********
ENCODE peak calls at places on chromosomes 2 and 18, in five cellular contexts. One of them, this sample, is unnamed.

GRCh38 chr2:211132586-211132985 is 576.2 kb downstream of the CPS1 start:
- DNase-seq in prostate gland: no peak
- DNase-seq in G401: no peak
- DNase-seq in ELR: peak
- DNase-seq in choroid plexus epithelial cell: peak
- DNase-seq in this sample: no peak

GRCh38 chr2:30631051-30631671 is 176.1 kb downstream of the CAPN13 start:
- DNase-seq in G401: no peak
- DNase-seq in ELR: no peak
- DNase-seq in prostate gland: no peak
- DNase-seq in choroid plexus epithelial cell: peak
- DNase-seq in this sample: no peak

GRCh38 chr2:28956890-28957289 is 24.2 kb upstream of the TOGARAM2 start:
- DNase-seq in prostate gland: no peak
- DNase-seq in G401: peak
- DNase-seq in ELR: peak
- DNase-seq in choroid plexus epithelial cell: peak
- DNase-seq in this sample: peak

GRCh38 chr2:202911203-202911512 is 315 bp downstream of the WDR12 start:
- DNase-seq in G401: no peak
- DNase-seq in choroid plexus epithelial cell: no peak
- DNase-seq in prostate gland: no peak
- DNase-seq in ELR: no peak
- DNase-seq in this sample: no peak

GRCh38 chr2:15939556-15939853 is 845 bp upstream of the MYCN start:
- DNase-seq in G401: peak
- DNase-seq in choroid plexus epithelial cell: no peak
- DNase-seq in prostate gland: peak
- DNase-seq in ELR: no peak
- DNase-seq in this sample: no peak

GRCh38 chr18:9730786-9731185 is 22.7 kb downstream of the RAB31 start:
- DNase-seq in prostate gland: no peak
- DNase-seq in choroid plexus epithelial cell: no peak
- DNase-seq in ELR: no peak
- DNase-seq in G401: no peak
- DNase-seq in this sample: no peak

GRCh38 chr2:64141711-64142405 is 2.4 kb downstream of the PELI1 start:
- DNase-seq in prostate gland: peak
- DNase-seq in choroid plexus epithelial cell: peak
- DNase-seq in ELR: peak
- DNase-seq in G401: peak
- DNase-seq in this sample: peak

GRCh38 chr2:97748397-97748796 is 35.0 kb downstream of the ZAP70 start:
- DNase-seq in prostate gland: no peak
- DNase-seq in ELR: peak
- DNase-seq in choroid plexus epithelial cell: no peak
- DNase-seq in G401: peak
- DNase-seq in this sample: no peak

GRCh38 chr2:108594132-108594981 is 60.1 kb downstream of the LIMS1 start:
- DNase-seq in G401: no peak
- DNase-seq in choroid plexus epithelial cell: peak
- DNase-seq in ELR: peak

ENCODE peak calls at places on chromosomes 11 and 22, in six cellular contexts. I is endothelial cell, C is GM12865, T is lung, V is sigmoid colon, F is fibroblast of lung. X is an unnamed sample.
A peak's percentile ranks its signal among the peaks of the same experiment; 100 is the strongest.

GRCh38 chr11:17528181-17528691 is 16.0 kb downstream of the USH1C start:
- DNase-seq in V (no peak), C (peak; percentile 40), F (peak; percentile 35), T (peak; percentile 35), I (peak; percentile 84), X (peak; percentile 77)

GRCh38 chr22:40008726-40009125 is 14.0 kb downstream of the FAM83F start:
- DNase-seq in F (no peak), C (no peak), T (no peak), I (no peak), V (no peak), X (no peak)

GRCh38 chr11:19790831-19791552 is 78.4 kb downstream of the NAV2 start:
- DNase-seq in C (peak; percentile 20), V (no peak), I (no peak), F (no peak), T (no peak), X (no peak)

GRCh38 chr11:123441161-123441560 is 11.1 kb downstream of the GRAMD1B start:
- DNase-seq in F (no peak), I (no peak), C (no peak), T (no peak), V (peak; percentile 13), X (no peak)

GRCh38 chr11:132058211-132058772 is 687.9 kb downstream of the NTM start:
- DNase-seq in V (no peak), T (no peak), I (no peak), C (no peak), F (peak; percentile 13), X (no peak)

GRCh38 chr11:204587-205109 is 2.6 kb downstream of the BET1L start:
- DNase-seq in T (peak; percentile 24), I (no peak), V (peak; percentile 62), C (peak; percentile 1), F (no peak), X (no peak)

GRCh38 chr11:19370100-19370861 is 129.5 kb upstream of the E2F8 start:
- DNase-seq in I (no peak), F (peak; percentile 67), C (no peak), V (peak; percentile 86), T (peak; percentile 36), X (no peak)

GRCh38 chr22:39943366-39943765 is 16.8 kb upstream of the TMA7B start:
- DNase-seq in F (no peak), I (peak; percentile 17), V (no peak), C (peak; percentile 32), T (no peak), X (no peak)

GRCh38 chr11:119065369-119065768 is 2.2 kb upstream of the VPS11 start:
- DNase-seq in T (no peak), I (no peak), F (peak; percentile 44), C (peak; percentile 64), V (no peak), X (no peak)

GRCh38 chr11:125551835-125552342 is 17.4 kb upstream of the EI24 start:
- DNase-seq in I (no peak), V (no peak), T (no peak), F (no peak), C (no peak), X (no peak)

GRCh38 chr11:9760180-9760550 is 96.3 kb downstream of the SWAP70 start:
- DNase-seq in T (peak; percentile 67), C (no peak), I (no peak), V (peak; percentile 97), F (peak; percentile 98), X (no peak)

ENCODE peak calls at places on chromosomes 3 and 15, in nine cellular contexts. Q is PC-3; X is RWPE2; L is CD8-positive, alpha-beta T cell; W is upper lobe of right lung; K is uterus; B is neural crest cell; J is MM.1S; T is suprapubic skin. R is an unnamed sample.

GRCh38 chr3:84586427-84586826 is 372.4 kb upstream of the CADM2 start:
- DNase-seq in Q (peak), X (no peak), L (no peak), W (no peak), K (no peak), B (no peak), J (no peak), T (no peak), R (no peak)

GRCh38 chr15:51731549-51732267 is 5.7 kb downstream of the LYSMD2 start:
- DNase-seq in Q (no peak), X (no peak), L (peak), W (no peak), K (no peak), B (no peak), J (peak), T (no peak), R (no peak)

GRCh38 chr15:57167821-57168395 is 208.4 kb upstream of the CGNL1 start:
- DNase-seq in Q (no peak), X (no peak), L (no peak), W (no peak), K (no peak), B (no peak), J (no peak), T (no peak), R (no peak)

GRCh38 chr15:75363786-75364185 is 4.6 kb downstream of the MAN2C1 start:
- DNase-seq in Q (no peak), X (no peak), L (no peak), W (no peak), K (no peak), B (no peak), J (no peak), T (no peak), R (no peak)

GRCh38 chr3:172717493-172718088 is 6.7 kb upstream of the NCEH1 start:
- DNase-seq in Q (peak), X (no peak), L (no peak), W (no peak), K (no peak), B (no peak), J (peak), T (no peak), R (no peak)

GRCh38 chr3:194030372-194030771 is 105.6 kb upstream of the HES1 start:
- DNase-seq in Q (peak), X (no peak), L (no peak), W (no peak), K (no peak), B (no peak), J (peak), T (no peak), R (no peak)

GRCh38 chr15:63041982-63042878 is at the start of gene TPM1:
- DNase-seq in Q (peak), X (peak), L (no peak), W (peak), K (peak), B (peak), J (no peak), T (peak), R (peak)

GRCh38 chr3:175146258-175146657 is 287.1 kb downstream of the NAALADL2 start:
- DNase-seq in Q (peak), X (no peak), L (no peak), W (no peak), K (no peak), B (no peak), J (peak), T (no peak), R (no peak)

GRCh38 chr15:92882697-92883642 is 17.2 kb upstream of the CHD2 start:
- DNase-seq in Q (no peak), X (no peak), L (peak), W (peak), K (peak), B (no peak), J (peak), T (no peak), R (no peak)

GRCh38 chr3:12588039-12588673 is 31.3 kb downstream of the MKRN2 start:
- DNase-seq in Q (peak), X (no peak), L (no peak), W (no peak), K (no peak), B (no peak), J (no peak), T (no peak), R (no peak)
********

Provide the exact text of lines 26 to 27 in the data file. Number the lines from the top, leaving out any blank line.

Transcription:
GRCh38 chr2:15939556-15939853 is 845 bp upstream of the MYCN start:
- DNase-seq in G401: peak